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Israel and the Akedah


Torah Portion: Parashat Toldot (“Generations”)

Shabbat: Nov. 26, 2022 / Kislev 2, 5783

Torah: Gen. 25:19-28:9

Prophets: Mal. 1:1-2:7

New Covenant: Rom. 9:1-31


Paul’s prayer in Colossians

“For this reason we also, since the day we heard it, do not cease to pray for you, and to ask that you may be filled with the knowledge of His will in all wisdom and spiritual understanding; that you may walk worthy of the Lord, fully pleasing Him, being fruitful in every good work and increasing in the knowledge of God; strengthened with all might, according to His glorious power, for all patience and longsuffering with joy; giving thanks to the Father who has qualified us to be partakers of the inheritance of the saints in the light. He has delivered us from the power of darkness and conveyed us into the kingdom of the Son of His love, in whom we have redemption through His blood, the forgiveness of sins”. Colossians 1:9-14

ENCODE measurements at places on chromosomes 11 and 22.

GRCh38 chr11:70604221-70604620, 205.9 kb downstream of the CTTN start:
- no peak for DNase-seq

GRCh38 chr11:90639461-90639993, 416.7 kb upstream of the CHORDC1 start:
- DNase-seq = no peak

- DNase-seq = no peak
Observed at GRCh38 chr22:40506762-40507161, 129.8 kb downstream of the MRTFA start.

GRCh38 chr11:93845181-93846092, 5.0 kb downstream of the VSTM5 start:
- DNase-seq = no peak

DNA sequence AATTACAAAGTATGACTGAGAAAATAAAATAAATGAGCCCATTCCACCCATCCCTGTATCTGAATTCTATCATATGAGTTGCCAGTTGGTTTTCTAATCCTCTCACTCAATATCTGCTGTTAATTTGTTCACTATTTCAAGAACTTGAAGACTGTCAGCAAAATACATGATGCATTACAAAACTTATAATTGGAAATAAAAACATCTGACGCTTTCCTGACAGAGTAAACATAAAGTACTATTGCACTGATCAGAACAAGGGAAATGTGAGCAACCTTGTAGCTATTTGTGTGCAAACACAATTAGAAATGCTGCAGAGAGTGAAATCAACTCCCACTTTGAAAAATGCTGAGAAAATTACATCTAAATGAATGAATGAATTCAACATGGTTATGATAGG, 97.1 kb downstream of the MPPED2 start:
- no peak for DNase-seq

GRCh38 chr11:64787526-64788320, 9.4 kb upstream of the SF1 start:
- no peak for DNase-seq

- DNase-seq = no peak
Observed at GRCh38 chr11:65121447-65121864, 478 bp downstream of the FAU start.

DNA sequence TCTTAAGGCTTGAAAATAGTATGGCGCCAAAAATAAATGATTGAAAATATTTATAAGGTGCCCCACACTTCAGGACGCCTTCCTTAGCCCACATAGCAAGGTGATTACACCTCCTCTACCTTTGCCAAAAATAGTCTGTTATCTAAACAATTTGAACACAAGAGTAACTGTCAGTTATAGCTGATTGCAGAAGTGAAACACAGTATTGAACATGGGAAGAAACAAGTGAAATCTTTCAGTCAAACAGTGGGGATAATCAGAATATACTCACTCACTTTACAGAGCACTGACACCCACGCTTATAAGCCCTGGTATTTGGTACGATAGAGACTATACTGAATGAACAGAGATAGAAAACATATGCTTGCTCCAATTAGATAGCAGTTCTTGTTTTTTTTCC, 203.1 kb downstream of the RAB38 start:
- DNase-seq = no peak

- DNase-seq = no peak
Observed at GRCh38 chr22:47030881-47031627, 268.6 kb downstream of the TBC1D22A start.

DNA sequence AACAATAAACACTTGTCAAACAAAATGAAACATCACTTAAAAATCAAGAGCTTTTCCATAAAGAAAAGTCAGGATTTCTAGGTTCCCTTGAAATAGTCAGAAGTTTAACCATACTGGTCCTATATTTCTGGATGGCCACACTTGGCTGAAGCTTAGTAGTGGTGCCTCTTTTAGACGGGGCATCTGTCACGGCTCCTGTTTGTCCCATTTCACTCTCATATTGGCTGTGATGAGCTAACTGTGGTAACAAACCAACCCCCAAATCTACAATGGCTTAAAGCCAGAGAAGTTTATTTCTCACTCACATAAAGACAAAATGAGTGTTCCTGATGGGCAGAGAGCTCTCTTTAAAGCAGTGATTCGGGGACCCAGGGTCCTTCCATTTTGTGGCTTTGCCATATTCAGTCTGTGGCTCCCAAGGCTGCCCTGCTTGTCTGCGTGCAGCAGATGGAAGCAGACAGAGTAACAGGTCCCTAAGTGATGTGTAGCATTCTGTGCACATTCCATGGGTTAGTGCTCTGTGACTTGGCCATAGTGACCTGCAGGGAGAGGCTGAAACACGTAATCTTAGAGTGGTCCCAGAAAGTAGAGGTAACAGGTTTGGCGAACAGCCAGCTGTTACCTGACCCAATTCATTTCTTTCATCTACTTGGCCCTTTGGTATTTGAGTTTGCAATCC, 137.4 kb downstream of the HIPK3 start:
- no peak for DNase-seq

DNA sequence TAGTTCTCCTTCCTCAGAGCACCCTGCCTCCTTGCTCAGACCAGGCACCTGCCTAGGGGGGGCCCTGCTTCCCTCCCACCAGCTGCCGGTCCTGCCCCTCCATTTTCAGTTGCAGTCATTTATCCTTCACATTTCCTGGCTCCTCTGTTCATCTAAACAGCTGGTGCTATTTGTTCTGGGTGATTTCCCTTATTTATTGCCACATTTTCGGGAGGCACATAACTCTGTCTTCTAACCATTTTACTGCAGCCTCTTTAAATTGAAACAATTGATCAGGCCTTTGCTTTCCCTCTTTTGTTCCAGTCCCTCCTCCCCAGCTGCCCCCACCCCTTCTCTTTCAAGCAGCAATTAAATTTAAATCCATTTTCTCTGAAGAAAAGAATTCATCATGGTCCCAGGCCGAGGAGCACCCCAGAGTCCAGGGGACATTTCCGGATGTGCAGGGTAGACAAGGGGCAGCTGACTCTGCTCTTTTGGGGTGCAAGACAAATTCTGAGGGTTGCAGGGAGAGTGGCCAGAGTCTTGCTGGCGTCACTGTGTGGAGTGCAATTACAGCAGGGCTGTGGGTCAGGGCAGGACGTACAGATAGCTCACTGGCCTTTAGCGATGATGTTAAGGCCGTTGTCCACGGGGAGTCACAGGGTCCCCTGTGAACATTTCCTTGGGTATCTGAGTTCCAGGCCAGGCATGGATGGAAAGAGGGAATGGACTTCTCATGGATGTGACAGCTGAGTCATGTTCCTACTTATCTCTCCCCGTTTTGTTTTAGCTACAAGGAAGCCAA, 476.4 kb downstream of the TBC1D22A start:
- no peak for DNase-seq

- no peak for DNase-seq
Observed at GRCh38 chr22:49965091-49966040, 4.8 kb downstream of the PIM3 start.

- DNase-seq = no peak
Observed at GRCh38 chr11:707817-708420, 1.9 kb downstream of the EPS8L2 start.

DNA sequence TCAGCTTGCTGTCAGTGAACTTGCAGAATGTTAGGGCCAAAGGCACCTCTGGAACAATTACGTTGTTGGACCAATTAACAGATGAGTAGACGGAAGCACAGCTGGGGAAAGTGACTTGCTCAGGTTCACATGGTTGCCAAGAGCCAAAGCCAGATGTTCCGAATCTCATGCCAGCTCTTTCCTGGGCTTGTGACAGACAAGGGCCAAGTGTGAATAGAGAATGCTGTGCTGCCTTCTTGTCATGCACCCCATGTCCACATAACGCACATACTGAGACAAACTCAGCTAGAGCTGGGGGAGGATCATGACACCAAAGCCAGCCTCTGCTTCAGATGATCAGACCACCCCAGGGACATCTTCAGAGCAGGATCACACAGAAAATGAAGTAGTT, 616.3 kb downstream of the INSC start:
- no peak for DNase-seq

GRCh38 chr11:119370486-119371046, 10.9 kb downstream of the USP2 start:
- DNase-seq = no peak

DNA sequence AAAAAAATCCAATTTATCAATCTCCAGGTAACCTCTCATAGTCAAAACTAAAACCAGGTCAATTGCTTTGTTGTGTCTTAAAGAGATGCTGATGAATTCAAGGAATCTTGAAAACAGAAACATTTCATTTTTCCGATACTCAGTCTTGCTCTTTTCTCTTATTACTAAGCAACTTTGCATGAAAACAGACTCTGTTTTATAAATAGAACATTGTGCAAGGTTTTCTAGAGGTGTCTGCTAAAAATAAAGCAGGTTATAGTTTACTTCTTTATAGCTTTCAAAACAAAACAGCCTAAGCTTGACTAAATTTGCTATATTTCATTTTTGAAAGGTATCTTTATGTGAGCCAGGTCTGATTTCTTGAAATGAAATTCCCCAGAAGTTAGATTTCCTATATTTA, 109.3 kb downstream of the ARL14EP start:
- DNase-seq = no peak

How did Jacob feel about his part in the deception of his father Isaac? He undoubtedly was aware of the unusual circumstances of his birth, and in particular of the prophecy given to his mother that he, and not his older brother Esau, would be the heir of Isaac and of the Jewish people (Gen. 25:23; Gen. 25:28). The Torah describes the character of Jacob as a wholesome person, a man of integrity (אִישׁ תָּם) who dwelt in tents (Gen. 25:27), and yet he was forced to choose whether he would obey his mother's will to deceive his father or to adhere to his personal integrity. This explains why at first Jacob "bartered" for the blessing of the firstborn (בְּכוֹר) when he and Esau were younger (Gen. 25:31), hoping to resolve the matter peaceably, but after it became clear that Isaac intended to bless Esau as the family's heir, Rebekah took matters into her own hands (Gen. 27:1-ff). This dilemma was Jacob's "Akedah," if you will, the sacrifice of himself for the will of God. Three times does the Torah indicate the pain of Jacob during this ordeal: "And he went (וַיֵּלֶךְ) and he took (וַיִּקַּח) and he brought (וַיָּבֵא) to his mother..." (Gen. 27:14). The sages here note that the repeated use of וי, meaning "woe," suggested the turmoil Jacob felt as he prepared to deceive his father. On the other hand, Rebekah's deception of her husband was intended to show Isaac that he was gullible and thereby easily deceived by Esau's hypocrisy. It was an object lesson, if you will, rather than a outright case of "stealing." After all, Esau was soon to arrive - venison in hand - and the charade would be exposed for all to see... No, Rebekah's plan was to "open the eyes" of her myopic husband, revealing to him that he had been guilty of sacrificing the righteous son Jacob for the sake of deceptive Esau.


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